Youngman filed a lawsuit in federal court against the Chief Judge, as a representative of the detention center, and others alleging the detention center failed to accommodate his disability. To establish a claim for failure to accommodate, Youngman needed to show: (1) he was a qualified individual with a disability; (2) the detention center was aware of his disability; (3) the detention center failed to reasonably accommodate the disability.

To determine a reasonable accommodation, the ADA requires that the employer and the employee engage in an interactive process. If the employee shows the disability was not reasonably accommodated, the employer will be liable only if it bears responsibility for the breakdown in the interactive process.

The detention center asked the court to enter judgment in its favor without trial, arguing, among other things, that Youngman was responsible for a breakdown in the interactive process. The court noted that while there is no hard and fast rule to determine whether the employee or the employer caused the breakdown, courts look at factors such as: failure to participate in good faith, or failure by one party to make reasonable efforts to help the other party determine what specific accommodations are necessary. A party that obstructs or delays the process is not acting in good faith. Additionally, a party that fails to communicate or fails to respond may also be acting in bad faith.

Down and out with the blues

The court agreed that Youngman was responsible for the breakdown, noting that Youngman did not provide the necessary clarifications concerning his medical restrictions in order for the detention center to determine a proper accommodation. The court noted that the information provided by Youngman and his doctor was inadequate, or at best, incomplete. For instance, the first doctor’s note was vague and just stated Youngman could not work in the control room for medical reasons.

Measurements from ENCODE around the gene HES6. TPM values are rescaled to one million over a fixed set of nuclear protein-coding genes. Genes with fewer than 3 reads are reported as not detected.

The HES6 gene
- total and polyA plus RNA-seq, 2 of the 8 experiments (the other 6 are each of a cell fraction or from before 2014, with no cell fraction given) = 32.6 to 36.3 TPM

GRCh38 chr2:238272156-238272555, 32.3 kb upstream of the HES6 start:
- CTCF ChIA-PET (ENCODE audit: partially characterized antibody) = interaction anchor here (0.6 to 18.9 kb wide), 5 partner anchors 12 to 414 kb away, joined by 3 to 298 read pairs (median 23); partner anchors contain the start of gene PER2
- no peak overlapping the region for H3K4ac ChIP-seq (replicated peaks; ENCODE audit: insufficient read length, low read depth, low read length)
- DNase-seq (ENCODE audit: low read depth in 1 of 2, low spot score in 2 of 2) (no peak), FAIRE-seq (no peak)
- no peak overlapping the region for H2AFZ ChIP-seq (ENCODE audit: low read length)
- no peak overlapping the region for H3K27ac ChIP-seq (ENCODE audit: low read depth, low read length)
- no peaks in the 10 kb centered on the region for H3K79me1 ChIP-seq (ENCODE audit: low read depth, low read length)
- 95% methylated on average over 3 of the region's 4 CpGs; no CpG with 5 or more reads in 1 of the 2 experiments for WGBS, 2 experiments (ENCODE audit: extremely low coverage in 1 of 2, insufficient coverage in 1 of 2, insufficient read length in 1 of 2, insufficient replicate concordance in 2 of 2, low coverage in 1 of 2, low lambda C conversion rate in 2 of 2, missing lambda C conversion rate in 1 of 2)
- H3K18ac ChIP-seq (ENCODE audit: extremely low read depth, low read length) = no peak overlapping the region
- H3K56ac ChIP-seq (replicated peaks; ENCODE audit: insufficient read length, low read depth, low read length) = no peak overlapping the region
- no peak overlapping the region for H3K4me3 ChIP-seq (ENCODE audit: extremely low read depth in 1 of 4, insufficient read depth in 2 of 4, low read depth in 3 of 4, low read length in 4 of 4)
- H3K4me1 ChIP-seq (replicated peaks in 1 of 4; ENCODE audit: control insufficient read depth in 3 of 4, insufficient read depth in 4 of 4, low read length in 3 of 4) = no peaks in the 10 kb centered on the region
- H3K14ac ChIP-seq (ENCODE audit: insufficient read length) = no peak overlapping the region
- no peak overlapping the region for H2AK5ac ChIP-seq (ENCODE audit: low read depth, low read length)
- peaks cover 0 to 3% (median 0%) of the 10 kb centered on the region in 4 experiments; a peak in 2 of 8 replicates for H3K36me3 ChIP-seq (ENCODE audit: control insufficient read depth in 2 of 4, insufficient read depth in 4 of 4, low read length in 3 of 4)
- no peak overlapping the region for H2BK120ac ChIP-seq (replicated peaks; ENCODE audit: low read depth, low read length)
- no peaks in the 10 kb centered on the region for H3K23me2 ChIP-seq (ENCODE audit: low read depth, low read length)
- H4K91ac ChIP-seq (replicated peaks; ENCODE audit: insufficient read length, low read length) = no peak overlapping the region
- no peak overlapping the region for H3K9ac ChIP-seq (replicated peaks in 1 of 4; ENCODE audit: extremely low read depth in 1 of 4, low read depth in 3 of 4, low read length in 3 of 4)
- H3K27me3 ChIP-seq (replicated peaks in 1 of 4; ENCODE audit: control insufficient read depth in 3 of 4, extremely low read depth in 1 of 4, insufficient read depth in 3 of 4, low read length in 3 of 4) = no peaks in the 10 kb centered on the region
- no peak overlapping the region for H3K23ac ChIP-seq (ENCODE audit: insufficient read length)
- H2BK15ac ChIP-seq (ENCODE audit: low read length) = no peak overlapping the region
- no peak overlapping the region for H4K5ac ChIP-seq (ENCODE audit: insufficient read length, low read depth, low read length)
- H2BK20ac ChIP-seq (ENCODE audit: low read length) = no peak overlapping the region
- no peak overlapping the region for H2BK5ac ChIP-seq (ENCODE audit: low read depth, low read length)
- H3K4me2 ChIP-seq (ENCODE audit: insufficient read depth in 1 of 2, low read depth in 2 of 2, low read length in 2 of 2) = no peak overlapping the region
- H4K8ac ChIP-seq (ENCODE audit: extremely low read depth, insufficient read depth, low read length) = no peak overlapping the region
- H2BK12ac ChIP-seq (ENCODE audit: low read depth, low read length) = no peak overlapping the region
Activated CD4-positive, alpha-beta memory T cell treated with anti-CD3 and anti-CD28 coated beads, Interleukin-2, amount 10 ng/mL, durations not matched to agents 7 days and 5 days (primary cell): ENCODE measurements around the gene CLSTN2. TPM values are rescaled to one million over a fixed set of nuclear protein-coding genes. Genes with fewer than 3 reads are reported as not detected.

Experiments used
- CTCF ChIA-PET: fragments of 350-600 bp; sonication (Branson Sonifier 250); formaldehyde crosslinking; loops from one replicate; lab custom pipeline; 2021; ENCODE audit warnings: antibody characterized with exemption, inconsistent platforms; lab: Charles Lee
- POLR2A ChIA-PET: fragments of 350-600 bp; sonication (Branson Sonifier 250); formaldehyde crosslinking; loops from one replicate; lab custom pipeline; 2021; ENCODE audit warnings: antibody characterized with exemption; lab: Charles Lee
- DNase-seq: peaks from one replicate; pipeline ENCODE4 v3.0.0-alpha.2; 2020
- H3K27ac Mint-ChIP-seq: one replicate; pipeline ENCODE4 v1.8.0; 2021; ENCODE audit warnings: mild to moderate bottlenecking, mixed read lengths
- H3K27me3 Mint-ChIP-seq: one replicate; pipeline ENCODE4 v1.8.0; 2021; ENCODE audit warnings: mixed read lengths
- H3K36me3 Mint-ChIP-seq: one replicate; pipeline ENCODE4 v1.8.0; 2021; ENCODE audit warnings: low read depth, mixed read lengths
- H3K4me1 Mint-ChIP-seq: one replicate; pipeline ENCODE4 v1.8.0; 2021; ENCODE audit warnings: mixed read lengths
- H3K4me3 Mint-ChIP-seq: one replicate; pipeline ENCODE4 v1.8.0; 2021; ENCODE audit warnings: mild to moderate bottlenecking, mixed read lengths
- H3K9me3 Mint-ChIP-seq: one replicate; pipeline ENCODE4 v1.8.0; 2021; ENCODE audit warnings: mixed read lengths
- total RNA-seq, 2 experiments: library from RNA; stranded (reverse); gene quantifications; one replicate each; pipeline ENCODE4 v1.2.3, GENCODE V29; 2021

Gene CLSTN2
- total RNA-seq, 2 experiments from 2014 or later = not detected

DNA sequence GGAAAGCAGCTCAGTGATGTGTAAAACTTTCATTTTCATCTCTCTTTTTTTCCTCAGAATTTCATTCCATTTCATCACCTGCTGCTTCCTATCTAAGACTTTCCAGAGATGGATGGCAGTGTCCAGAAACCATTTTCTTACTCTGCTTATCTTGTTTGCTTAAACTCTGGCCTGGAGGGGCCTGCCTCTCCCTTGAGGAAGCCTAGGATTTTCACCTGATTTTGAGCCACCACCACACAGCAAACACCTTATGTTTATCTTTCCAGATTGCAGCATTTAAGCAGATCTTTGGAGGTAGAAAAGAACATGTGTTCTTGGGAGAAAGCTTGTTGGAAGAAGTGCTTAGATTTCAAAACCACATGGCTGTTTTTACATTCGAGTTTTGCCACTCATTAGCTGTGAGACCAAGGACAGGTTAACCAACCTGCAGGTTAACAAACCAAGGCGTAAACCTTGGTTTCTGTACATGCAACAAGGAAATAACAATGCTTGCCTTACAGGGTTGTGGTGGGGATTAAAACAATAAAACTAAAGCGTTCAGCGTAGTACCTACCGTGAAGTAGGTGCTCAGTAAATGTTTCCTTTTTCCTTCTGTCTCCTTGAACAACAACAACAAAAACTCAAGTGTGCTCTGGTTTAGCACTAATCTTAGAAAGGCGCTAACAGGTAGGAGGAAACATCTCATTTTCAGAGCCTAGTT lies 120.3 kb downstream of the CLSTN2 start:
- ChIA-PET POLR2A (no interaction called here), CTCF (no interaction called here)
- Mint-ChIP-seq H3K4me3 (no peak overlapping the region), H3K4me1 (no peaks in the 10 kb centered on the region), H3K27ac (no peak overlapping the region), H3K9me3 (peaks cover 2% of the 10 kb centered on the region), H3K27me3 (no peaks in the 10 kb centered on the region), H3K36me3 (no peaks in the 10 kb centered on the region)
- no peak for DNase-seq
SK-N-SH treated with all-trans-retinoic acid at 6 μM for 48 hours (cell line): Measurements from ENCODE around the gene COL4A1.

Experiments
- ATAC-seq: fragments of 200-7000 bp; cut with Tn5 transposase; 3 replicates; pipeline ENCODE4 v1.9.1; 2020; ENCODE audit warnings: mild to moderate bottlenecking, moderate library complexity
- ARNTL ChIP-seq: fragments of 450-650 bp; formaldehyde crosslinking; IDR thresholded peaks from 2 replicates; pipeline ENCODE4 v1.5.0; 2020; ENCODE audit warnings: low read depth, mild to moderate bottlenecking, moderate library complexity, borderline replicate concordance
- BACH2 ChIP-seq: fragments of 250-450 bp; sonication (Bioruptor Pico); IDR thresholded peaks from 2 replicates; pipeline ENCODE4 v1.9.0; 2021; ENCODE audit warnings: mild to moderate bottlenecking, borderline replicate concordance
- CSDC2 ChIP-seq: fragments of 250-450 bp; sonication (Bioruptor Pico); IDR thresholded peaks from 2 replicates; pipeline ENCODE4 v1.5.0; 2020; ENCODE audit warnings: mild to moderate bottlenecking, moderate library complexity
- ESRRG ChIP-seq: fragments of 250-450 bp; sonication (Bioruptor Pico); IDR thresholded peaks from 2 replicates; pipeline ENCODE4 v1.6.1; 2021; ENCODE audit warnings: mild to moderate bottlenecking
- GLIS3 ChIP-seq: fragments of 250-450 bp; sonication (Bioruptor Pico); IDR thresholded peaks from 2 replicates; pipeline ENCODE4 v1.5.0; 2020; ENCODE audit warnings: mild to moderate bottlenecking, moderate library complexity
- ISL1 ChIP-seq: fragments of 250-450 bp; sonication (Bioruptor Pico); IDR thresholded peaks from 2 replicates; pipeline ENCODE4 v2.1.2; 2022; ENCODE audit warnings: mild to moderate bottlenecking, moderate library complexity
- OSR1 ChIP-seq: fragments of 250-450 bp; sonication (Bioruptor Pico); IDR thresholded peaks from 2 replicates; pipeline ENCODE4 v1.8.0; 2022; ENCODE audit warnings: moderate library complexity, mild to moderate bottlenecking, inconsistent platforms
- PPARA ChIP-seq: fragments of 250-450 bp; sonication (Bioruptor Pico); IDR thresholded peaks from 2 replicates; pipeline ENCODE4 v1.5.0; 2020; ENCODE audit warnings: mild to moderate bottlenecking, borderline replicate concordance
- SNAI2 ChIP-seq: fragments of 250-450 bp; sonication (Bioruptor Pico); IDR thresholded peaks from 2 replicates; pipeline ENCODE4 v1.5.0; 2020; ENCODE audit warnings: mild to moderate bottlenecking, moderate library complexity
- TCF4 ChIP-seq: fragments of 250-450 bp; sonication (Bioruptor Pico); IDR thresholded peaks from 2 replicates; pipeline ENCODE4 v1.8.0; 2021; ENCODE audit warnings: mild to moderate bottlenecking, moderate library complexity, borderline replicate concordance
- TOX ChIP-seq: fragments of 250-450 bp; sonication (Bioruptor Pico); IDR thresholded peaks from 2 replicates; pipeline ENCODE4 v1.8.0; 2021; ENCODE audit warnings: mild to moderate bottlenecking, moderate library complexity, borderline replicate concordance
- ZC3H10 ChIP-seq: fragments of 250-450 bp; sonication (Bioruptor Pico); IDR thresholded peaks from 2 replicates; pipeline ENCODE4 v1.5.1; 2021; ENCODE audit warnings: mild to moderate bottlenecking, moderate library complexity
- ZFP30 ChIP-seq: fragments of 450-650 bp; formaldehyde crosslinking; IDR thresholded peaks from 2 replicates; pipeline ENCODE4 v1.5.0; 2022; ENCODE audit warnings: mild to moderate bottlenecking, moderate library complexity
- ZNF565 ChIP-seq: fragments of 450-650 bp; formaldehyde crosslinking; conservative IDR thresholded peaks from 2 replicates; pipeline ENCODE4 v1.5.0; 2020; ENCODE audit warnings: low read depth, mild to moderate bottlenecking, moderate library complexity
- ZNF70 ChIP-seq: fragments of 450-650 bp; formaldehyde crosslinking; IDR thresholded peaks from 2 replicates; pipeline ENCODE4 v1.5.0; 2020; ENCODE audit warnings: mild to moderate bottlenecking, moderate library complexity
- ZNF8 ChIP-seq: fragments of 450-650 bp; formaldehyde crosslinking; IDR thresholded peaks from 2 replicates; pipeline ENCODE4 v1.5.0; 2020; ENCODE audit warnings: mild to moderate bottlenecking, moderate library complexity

The second doctor’s note also contained broad and sweeping restrictions. In the second note, Dr. Doering indicated that Youngman’s motion sickness was due to “lights, noise, cameras, tv’s.” But the detention center had cameras, monitors, and identical fluorescent lighting throughout the facility, not just in the control room. As such, the court determined that it was not unreasonable for the detention center to request additional information or place Youngman on medical leave, pending additional information.

Finally, the court noted that Youngman was further responsible for the breakdown in communication after he failed to provide medical updates from his doctors after going on leave and after he failed to show up for his scheduled meetings with Brown. According to the court, Youngman’s actions were “fatal” to his case. Victory dance for the detention center and the Chief Judge. Youngman v. Kouri, No. 16-cv-1005 (C.D. Ill. June 28, 2018).

They can start you back on your way

The adage that it takes two to tango is as true with the ADA as it is in dancing. An employee who requests an accommodation but then refuses to provide information reasonably requested by the employer, or otherwise fails to cooperate or communicate with the employer, may be found responsible for the breakdown in the interactive process contemplated by the ADA. That, in turn, will almost guarantee that his request for an accommodation will be his swan song.

Kelly Smith Haley HeadshotThis article was written by Kelly Smith Haley who is the a partner in the Employment Law Group at Fox Swibel, and an editor of the Illinois Employment Law Letter.
She can be reached at [email protected].